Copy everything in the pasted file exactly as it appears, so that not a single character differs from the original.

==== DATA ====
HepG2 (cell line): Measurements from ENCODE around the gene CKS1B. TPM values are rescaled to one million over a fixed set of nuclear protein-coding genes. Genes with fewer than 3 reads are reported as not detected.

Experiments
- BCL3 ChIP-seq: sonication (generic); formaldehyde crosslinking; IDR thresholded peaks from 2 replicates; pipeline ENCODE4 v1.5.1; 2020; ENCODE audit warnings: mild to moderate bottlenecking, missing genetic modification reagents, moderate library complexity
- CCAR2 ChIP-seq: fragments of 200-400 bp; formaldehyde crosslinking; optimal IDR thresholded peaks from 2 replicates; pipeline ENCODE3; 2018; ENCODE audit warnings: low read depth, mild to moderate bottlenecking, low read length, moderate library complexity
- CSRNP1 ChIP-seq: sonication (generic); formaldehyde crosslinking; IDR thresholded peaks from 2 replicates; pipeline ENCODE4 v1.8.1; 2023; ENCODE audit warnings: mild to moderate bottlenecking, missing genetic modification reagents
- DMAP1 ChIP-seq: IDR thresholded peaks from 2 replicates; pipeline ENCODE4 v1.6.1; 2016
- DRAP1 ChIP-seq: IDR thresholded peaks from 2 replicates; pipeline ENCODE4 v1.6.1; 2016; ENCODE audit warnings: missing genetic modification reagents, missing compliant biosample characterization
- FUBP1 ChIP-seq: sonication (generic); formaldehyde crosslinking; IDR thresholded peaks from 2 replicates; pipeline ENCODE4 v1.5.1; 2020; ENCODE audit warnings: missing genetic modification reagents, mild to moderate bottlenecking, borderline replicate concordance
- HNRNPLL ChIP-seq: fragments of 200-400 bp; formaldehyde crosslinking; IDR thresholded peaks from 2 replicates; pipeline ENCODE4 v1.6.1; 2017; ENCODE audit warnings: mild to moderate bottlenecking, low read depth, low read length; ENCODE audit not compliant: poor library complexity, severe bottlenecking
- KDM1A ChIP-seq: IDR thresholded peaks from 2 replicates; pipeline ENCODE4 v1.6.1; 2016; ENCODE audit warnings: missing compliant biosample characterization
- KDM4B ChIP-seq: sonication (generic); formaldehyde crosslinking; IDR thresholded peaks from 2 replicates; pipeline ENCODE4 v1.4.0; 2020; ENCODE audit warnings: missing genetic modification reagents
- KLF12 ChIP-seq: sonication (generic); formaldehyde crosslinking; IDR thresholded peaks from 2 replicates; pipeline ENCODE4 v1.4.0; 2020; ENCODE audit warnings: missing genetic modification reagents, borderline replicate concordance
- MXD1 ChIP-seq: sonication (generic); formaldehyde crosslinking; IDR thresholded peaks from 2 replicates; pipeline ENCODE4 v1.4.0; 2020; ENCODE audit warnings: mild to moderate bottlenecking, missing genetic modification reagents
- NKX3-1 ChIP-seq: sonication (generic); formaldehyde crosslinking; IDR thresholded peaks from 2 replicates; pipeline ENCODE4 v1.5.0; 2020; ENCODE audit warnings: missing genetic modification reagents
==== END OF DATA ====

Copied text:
HepG2 (cell line): Measurements from ENCODE around the gene CKS1B. TPM values are rescaled to one million over a fixed set of nuclear protein-coding genes. Genes with fewer than 3 reads are reported as not detected.

Experiments
- BCL3 ChIP-seq: sonication (generic); formaldehyde crosslinking; IDR thresholded peaks from 2 replicates; pipeline ENCODE4 v1.5.1; 2020; ENCODE audit warnings: mild to moderate bottlenecking, missing genetic modification reagents, moderate library complexity
- CCAR2 ChIP-seq: fragments of 200-400 bp; formaldehyde crosslinking; optimal IDR thresholded peaks from 2 replicates; pipeline ENCODE3; 2018; ENCODE audit warnings: low read depth, mild to moderate bottlenecking, low read length, moderate library complexity
- CSRNP1 ChIP-seq: sonication (generic); formaldehyde crosslinking; IDR thresholded peaks from 2 replicates; pipeline ENCODE4 v1.8.1; 2023; ENCODE audit warnings: mild to moderate bottlenecking, missing genetic modification reagents
- DMAP1 ChIP-seq: IDR thresholded peaks from 2 replicates; pipeline ENCODE4 v1.6.1; 2016
- DRAP1 ChIP-seq: IDR thresholded peaks from 2 replicates; pipeline ENCODE4 v1.6.1; 2016; ENCODE audit warnings: missing genetic modification reagents, missing compliant biosample characterization
- FUBP1 ChIP-seq: sonication (generic); formaldehyde crosslinking; IDR thresholded peaks from 2 replicates; pipeline ENCODE4 v1.5.1; 2020; ENCODE audit warnings: missing genetic modification reagents, mild to moderate bottlenecking, borderline replicate concordance
- HNRNPLL ChIP-seq: fragments of 200-400 bp; formaldehyde crosslinking; IDR thresholded peaks from 2 replicates; pipeline ENCODE4 v1.6.1; 2017; ENCODE audit warnings: mild to moderate bottlenecking, low read depth, low read length; ENCODE audit not compliant: poor library complexity, severe bottlenecking
- KDM1A ChIP-seq: IDR thresholded peaks from 2 replicates; pipeline ENCODE4 v1.6.1; 2016; ENCODE audit warnings: missing compliant biosample characterization
- KDM4B ChIP-seq: sonication (generic); formaldehyde crosslinking; IDR thresholded peaks from 2 replicates; pipeline ENCODE4 v1.4.0; 2020; ENCODE audit warnings: missing genetic modification reagents
- KLF12 ChIP-seq: sonication (generic); formaldehyde crosslinking; IDR thresholded peaks from 2 replicates; pipeline ENCODE4 v1.4.0; 2020; ENCODE audit warnings: missing genetic modification reagents, borderline replicate concordance
- MXD1 ChIP-seq: sonication (generic); formaldehyde crosslinking; IDR thresholded peaks from 2 replicates; pipeline ENCODE4 v1.4.0; 2020; ENCODE audit warnings: mild to moderate bottlenecking, missing genetic modification reagents
- NKX3-1 ChIP-seq: sonication (generic); formaldehyde crosslinking; IDR thresholded peaks from 2 replicates; pipeline ENCODE4 v1.5.0; 2020; ENCODE audit warnings: missing genetic modification reagents